How Medair used UAVs to help in the Typhoon Haiyan aftermath
Medair is a humanitarian organisation, that helps people who are suffering in remote and devastated communities. The charity’s work is most prominent in countries struck by war and natural disaster: Iraq, Syria, Madagascar and Haiti are all examples.
Most recently, Medair have been working in the Philippines, which was struck by Typhoon Haiyan on 8 November 2013. The momentous storm killed more than 5,600, damaged one million homes and left almost four million people displaced. Medair have been doing their utmost to help those people, and UAVs have played a fundamental role in their activities.
Rob Fielding, Head of Technology and Innovation at Medair, is the man responsible for integrating UAVs with the charity’s work. Medair began by working with startup company senseFly and partnering with their not-for-profit drone ventures. Rob Fielding then spearheaded a 3 week mission in the Philippines, where senseFly UAVs were used to map out areas that had been hit by the typhoon.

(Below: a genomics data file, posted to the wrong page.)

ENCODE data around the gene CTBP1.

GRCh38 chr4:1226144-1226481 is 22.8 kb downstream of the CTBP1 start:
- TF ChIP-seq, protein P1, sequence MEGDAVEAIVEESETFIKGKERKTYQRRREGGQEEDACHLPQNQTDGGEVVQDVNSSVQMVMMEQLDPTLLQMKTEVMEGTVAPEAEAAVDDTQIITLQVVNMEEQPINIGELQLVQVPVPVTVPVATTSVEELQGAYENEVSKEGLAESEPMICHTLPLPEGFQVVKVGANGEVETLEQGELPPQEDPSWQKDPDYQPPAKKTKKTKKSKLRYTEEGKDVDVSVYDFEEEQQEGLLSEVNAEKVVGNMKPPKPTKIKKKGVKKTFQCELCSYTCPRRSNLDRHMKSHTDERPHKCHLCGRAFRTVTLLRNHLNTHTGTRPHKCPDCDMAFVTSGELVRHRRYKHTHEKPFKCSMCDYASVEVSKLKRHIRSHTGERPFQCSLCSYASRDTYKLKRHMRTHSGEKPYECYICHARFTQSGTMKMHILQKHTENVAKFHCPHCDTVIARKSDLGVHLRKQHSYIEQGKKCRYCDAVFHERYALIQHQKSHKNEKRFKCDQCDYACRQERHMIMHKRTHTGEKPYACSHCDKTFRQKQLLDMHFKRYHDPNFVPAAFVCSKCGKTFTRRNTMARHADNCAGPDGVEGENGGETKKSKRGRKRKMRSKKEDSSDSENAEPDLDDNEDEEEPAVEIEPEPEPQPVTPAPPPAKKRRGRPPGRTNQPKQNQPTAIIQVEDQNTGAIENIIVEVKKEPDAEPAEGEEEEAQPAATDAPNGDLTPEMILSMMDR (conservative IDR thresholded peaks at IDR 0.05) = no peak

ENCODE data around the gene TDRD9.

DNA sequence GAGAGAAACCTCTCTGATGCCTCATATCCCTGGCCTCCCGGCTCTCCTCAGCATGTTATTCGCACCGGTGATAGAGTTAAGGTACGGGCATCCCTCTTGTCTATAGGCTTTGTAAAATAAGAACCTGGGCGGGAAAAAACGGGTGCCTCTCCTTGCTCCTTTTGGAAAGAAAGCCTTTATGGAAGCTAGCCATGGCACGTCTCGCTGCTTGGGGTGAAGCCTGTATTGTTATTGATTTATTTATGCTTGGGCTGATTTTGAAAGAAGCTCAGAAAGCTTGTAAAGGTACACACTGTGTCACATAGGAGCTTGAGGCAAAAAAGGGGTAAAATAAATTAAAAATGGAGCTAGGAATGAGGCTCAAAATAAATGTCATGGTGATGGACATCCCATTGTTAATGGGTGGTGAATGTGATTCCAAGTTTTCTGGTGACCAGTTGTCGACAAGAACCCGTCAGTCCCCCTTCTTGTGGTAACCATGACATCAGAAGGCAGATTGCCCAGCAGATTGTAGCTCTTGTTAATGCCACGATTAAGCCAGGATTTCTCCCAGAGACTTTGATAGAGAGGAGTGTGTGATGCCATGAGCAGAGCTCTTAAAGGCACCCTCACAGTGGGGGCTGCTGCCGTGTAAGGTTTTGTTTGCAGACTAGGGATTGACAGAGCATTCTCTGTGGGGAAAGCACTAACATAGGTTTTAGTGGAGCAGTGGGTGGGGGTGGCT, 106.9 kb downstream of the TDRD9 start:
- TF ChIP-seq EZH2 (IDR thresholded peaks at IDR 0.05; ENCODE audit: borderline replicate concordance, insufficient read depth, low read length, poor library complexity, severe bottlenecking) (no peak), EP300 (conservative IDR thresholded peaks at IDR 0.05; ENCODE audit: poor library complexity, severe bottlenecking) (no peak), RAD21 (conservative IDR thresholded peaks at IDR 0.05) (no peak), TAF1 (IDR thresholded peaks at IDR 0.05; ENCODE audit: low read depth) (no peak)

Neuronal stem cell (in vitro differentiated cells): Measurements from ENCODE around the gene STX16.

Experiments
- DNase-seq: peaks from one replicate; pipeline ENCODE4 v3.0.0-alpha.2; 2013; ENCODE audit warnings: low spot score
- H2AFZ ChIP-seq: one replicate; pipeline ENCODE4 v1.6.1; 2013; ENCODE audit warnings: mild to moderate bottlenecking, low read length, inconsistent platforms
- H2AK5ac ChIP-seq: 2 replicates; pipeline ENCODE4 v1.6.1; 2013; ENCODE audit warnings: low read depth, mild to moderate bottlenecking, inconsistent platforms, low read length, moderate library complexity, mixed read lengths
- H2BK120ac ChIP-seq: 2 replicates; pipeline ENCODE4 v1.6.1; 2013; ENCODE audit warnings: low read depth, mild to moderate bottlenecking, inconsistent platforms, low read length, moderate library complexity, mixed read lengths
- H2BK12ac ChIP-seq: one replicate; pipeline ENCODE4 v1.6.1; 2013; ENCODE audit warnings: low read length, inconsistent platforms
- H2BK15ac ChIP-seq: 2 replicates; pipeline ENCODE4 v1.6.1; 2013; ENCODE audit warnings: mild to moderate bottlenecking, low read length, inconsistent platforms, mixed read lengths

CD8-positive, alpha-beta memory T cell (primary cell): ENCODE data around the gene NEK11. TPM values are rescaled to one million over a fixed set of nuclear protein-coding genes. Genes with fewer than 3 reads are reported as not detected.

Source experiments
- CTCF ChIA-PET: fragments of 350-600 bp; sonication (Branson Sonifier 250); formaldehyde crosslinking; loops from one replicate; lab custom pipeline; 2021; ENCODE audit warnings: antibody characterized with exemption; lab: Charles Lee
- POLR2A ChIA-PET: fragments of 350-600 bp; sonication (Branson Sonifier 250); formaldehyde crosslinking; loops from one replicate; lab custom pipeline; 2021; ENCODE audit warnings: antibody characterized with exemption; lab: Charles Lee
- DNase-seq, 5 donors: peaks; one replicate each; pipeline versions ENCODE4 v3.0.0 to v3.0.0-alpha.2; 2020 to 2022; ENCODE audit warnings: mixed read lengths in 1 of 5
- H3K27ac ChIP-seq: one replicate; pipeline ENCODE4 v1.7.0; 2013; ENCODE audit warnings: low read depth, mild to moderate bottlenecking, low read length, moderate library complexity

The mission was a resounding success – GPS maps were created and printed in next to no time, which was essential for Medair, who needed to help locals as soon as possible. They located the worst hit areas in record time and began providing aid immediately after. Subsequently, Medair used UAVs to monitor the progress of communities over the coming months, which allowed them to continue their support and ensure that the ongoing change was sustainable.
The maps were even useful after the charity’s initial work was done. Because they were cheap and easy to obtain, Medair were able to pass all maps on to local authorities, who’d never had the facilities to map out their local areas in such detail before.
By pioneering the use of UAVs in charity work, Medair have gained valuable publicity, which has increased donations and had a positive impact on the voluntary work that they do. Rob Fielding has called for other humanitarian charities to follow Medair’s example and integrate UAVs with as many of their projects as possible.
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